I was reading in Wall Street Journal that says:
..., the company BlackBerry just doesn't cut it anymore.
What does the phrase mean?
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Take at look at this list of idioms, and observe the entry for "cut the mustard."
Figurative use of "mustard" as a positive superlative dates from 1659 in the phrase "keen as mustard", and use of "cut" to denote rank (as in "a cut above") dates from the 18th century.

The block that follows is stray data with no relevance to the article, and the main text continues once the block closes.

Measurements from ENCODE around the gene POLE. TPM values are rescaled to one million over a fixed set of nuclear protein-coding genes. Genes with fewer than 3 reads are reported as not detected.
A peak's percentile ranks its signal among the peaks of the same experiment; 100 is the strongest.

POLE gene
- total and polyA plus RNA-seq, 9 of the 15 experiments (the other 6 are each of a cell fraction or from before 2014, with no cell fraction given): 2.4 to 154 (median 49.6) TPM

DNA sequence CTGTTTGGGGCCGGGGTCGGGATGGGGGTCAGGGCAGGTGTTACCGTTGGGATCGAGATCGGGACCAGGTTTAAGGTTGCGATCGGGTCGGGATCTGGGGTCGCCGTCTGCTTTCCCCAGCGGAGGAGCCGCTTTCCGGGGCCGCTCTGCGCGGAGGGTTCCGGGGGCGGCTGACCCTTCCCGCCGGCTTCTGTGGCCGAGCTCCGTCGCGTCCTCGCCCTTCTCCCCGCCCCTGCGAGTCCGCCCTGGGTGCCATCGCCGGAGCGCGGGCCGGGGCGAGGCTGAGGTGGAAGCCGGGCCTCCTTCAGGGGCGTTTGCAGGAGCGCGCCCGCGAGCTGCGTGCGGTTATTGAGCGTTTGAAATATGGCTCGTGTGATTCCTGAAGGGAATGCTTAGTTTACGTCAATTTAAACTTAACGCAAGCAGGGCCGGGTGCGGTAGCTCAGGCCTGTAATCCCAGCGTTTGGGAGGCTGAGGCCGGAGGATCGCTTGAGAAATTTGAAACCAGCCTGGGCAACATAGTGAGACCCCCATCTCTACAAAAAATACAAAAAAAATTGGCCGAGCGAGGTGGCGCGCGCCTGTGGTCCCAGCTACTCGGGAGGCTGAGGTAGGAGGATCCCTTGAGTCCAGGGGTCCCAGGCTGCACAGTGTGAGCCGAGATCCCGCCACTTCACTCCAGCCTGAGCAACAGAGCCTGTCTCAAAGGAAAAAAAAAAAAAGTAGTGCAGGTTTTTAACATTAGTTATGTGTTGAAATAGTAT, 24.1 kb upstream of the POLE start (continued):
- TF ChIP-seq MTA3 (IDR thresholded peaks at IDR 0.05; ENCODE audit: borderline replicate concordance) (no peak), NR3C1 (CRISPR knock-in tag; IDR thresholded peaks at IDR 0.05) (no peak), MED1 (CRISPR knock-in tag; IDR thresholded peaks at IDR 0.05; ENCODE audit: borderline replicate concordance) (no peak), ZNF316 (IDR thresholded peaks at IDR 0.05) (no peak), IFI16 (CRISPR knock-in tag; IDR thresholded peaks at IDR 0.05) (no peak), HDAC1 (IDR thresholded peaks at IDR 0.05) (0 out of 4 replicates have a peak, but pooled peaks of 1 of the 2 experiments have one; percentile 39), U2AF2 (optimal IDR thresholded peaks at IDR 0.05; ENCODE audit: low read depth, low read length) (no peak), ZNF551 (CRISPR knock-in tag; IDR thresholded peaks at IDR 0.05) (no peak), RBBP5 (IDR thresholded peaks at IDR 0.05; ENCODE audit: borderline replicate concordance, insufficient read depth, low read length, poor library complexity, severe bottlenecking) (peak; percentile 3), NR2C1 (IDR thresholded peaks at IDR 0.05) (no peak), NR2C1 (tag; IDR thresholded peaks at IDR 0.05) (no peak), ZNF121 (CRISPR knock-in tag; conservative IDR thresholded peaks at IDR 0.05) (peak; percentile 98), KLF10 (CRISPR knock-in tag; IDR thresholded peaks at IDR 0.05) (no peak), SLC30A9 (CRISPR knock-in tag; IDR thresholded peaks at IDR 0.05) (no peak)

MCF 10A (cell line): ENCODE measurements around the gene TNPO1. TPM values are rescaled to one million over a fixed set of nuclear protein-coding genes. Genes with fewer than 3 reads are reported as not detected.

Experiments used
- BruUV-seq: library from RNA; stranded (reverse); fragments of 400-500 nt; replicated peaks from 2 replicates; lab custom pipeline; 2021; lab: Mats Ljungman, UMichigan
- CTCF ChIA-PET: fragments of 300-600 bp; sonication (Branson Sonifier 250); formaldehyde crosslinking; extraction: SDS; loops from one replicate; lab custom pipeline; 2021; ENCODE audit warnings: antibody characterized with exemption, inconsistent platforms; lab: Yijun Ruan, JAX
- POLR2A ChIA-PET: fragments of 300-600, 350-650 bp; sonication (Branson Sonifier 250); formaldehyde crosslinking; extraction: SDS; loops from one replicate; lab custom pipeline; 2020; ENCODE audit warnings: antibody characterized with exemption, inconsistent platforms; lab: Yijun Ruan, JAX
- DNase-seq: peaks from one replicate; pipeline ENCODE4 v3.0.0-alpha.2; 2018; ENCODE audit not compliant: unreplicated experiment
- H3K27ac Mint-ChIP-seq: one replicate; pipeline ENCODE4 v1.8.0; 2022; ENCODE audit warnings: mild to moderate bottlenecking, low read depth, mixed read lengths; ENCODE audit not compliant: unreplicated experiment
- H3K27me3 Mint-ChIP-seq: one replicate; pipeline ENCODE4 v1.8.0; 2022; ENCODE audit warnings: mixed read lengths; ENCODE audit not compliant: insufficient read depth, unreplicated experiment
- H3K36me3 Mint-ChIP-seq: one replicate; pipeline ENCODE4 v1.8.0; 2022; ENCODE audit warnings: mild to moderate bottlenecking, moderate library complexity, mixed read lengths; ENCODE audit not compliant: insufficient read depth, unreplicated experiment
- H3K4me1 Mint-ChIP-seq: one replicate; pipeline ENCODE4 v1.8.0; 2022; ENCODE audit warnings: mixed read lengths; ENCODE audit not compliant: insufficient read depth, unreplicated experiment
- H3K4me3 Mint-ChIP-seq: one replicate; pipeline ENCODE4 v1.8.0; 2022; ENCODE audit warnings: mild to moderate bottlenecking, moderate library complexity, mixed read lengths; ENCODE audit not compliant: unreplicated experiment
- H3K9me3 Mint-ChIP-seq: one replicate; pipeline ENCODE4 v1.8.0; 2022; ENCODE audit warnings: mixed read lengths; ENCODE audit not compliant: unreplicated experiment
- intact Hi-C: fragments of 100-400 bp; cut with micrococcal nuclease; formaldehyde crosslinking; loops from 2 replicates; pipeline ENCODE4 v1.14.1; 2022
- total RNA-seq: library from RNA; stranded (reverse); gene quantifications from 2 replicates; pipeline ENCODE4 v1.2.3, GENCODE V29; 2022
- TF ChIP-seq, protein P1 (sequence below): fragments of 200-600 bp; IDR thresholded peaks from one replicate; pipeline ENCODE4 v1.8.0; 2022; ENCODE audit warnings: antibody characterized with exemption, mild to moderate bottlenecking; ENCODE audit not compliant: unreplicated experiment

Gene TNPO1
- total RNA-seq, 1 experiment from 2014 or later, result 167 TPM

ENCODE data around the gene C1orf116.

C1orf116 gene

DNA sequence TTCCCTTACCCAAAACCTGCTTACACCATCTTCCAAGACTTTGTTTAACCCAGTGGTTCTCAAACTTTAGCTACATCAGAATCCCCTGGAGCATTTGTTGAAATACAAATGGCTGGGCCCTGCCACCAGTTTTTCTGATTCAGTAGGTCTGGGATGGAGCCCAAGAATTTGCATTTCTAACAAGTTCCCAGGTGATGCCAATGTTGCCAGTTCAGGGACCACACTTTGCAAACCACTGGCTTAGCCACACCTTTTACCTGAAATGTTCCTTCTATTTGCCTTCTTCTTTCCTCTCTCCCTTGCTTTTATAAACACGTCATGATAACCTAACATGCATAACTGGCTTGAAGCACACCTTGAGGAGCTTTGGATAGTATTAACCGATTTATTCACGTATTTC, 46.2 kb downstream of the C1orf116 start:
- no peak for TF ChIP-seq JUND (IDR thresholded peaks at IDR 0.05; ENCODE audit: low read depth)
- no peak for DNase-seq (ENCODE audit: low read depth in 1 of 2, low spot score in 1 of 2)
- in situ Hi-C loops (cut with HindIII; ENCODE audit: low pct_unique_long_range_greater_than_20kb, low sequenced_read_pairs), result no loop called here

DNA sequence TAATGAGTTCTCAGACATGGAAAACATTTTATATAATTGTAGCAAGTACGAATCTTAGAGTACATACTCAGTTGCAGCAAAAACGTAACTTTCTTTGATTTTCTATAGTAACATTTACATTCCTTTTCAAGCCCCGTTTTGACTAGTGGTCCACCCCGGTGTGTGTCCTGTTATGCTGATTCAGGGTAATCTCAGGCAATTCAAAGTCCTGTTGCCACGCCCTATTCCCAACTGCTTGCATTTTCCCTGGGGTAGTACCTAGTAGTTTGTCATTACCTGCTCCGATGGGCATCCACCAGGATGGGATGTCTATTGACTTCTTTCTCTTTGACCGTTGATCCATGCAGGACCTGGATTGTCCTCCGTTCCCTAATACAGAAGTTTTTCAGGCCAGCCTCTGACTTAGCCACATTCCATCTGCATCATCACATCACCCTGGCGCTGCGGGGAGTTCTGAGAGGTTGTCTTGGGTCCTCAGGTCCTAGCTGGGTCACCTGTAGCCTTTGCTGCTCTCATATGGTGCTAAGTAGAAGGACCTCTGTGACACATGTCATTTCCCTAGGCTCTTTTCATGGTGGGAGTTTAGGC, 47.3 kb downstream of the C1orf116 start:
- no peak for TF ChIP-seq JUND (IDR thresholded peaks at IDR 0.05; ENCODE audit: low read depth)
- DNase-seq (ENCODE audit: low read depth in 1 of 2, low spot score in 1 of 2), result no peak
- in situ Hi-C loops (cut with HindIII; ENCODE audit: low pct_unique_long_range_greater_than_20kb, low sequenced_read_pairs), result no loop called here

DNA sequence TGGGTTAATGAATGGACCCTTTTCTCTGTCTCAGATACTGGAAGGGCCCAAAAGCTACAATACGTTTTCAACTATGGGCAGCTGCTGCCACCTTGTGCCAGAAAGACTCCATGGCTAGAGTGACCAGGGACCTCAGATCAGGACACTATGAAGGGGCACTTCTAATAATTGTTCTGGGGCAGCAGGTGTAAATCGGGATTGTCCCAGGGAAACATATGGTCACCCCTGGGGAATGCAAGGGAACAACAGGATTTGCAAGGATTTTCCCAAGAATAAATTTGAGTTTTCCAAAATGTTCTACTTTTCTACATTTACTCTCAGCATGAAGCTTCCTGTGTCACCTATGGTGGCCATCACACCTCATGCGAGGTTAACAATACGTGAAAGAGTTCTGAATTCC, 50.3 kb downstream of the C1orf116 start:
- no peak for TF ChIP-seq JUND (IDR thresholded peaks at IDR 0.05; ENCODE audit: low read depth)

The term "mustard" here may be a corruption of "muster," or ability to accomplish a task - suitability (viz: to pass muster).
Ergo, it's quite likely that the expression in question has ellided the word "mustard," as "to cut it" is now a standalone idiom in its own right. As snumpy notes above, the meaning is that "The Blackberry is no longer good enough for general business users."
The rest of the WSJ article is about issues of employees using personal smartphones with company data, so perhaps the company Blackberry is no longer cutting edge.